Airbus is a major subsidiary of EADS. How does such a high-profile subsidiary affect your work?
EADS’ corporate communications tries not to interfere with the marketing communications developed by each of its brand. The separation is clear-cut and we closely align our two communications teams to avoid discrepancies, by sharing which lines to take and by redirecting journalists’ calls to the appropriate level. I also would stress that we have greatly progressed in networking and creating synergies. Just two examples: the rebranding we did last year by creating a new graphic chart to give a ‘family’ aspect I was keen to develop has enabled us to grow a common visibility. All Airbus advertisements have a brand bar mentioning that Airbus is an EADS company. And for the same reason we have at corporate level drastically reduced our own advertising. The same goes for exhibitions, where we now have a common set-up between corporate and the four brands – corporate manages the big international shows, and the brands are delegated to build and prepare the stands for smaller exhibitions.
Government spending cuts aimed at bringing budget deficits under control must be a very real concern for you. How will EADS’ communications department work with these cuts?
The modest savings we are doing at communications level are irrelevant compared to budget deficits, so I hope you are not asking for my additional contribution to reduce those. I would rather say that our efforts are focussed on convincing governments that, beyond what is legitimate in reducing deficits, they should not focus mainly on defence savings, because the defence sector – although not always important in terms of public opinion – is nevertheless crucial to preserve the future, and abandoning skills and know-how in specific areas of the defence industry is a irreversible process that can be detrimental for national and European autonomy. And it is less about production of present equipment than about research and development for future programmes, a vital sector for both the European defence and the European defence industry.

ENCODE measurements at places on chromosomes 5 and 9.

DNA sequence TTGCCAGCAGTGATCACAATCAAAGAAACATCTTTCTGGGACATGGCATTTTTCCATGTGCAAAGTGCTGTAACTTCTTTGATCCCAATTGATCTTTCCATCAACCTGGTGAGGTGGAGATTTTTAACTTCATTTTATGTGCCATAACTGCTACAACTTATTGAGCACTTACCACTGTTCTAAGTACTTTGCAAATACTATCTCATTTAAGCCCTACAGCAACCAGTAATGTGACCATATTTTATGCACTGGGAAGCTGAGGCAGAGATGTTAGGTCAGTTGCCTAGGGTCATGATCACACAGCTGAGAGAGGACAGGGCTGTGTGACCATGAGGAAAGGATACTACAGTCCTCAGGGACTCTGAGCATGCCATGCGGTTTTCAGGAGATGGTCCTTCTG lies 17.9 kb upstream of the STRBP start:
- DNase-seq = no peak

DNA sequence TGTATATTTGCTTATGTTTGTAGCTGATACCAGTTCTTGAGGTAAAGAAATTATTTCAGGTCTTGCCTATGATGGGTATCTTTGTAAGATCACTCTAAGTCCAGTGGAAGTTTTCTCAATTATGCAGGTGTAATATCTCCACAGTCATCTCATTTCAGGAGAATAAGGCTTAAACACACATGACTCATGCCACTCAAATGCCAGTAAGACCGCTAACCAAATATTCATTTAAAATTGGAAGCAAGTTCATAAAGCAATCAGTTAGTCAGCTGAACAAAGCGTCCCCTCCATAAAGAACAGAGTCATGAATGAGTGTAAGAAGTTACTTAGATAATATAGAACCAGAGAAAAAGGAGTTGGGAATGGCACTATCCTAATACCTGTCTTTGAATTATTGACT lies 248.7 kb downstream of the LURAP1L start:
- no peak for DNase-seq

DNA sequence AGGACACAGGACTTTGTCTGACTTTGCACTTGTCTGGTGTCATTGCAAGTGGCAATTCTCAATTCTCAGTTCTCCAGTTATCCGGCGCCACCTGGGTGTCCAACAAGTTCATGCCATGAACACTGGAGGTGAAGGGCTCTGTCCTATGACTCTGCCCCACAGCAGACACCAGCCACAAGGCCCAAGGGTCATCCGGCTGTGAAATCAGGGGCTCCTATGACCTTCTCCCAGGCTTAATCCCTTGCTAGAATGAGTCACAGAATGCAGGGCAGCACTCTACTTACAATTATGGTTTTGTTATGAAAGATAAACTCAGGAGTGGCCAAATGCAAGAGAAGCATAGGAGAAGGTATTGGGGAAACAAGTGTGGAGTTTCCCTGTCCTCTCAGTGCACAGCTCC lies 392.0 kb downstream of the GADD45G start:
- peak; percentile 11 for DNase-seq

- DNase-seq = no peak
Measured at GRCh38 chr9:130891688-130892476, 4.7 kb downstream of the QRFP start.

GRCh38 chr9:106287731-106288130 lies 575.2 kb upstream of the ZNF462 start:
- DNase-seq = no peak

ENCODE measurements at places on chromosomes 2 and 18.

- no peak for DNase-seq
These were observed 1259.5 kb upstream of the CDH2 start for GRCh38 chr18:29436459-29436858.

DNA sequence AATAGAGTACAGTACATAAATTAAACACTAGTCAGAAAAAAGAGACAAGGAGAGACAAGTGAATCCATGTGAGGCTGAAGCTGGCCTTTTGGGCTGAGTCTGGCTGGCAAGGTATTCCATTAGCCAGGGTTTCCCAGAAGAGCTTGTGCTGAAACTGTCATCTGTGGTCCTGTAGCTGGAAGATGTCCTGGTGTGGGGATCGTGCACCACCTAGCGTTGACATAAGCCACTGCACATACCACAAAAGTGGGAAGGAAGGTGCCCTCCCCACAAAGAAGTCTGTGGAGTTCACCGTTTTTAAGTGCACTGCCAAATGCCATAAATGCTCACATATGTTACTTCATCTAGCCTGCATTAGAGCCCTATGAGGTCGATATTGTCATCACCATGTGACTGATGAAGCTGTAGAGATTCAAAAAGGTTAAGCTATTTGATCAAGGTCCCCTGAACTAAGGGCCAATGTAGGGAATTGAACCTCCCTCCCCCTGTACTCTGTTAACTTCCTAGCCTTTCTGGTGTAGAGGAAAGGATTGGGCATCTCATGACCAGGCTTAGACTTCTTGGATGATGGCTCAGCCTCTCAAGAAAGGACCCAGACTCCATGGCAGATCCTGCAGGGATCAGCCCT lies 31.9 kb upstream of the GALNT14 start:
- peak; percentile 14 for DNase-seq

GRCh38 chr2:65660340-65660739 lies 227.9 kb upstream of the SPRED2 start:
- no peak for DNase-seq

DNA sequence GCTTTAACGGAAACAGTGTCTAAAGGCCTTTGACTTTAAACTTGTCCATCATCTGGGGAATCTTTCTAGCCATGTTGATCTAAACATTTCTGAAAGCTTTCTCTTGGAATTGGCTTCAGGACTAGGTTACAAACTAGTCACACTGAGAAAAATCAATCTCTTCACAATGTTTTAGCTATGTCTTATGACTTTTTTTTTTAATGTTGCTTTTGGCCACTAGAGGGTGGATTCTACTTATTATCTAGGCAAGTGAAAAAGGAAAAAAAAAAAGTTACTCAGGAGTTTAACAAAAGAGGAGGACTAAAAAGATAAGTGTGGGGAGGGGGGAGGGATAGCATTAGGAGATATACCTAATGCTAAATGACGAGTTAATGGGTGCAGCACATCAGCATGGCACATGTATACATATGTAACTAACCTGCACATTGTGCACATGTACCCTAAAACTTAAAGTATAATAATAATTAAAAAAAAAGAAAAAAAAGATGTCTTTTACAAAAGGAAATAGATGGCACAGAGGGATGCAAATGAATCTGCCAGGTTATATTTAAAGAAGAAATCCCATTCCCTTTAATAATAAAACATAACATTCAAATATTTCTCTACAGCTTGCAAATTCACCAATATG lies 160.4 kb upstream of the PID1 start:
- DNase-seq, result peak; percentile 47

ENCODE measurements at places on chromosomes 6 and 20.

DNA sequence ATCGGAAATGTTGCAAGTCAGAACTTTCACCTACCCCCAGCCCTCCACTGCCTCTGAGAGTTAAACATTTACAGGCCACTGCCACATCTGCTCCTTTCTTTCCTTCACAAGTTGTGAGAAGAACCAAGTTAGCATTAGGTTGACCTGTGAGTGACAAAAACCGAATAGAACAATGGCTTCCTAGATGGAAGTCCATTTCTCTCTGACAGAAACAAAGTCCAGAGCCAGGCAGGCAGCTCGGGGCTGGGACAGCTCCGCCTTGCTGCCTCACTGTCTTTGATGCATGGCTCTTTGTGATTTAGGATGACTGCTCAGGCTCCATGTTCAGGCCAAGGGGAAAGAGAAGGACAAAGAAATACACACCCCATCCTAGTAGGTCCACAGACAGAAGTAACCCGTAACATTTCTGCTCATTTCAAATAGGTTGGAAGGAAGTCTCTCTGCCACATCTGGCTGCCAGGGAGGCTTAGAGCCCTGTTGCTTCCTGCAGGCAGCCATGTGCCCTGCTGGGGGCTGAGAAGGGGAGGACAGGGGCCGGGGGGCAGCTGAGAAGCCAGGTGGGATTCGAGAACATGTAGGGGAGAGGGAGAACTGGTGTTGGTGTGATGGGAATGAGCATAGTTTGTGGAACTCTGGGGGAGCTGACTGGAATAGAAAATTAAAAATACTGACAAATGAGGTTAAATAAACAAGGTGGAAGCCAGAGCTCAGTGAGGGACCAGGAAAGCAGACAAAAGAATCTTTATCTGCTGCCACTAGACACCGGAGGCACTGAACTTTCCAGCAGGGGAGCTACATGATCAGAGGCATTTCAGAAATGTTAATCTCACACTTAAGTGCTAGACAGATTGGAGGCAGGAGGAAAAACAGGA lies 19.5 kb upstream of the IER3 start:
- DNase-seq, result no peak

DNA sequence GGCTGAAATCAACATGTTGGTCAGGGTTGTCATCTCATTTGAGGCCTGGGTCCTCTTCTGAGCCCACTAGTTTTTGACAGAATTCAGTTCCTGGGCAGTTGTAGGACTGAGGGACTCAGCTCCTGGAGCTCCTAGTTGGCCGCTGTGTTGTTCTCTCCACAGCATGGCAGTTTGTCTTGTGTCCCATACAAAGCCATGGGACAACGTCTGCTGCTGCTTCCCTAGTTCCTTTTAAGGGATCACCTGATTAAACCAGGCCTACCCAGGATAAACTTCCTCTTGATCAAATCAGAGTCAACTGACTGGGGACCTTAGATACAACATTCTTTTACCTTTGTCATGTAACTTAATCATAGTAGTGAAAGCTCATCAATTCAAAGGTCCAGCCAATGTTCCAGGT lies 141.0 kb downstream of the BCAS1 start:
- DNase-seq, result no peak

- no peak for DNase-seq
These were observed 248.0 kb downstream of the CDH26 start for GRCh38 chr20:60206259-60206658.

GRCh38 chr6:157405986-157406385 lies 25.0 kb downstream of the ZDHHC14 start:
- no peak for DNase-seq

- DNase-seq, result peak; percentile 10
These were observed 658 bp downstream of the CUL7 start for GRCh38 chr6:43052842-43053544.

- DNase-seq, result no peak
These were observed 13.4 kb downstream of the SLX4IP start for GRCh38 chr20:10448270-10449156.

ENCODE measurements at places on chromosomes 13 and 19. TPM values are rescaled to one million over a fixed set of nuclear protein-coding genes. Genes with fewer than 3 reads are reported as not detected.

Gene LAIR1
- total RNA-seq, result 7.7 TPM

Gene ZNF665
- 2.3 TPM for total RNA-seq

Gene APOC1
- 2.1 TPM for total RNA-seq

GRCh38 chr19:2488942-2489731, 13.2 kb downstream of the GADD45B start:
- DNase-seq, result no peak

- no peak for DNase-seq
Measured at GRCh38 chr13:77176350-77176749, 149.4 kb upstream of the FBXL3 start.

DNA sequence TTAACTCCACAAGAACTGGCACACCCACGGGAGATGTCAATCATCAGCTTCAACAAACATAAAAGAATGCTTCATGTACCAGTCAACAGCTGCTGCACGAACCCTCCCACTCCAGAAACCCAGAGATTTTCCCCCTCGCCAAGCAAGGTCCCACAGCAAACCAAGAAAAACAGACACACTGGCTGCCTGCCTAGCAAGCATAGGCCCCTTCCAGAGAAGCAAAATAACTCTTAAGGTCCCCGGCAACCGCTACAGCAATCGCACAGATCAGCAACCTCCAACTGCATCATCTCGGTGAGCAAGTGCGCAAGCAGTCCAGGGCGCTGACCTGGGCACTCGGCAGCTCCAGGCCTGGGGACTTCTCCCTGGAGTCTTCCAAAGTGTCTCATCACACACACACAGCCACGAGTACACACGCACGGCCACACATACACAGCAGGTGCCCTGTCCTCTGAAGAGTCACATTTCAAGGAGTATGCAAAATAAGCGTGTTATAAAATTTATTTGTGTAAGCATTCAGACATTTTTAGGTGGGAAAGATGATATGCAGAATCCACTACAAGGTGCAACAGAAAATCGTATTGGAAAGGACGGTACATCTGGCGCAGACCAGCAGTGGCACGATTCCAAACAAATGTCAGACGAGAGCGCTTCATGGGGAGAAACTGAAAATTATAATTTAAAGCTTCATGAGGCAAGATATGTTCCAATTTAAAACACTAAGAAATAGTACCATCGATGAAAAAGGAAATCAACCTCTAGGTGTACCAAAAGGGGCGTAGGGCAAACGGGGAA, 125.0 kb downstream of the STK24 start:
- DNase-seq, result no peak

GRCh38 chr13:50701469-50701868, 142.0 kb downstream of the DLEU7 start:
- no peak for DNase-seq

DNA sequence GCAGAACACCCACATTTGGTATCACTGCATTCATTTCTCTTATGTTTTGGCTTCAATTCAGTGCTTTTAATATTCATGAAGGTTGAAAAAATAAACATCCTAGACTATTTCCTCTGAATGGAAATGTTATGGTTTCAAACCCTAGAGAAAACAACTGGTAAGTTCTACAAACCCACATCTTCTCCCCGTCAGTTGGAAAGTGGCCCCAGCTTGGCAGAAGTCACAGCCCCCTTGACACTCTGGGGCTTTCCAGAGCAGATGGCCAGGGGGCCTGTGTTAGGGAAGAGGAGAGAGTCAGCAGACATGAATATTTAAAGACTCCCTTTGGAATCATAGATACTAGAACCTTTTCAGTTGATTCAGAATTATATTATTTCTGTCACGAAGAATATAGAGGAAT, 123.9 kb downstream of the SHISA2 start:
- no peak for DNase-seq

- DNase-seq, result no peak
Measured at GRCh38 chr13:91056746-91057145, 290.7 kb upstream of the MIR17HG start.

It has also been suggested that EADS “will have to intensify its search for orders in emerging markets”(The Financial Times, December 5, 2010). What role do you envision that communications will play in this exciting new challenge?
EADS was born as a European company, and is now developing on three pillars: Europe, the US and emerging countries. We are already deeply involved in developing our communications assets, first of all with EADS North America which is very active in helping us develop our footprint in the US, and also with important countries like China, India and Brazil, where we are setting up communications relays to address the local market in a consistent group approach, to complete and complement what has already been launched by the individual brands.
Finally, you began as a journalist in 1972, so this year marks your 40-year professional anniversary. Congratulations! So what does the future hold – first for EADS and the aerospace industry in general, and then for you personally?
I am proud to have been part of the pioneers who created EADS. After 10 years, even 11 now, I can say the hardest is behind us. I do not mean that there will not be challenges ahead, but the company is today a global one, a giant of 120,000 employees, a champion of new technologies in all sectors with a powerful range of new-generation aircrafts, ahead of its competitor Boeing, with an outstanding order book over 500 billions euro. The programmes are giving visibility in the fields of aircrafts, helicopters, space platforms and defence and security systems for the next 50 years, and even on the stock market EADS is now back among the favourites. The future will be different, but is definitely promising! As for myself, after having had exciting experiences for the last 40 years, I need now to find new and different challenges for the next 40 – but that’s another challenge!
Interview by Dafydd Phillips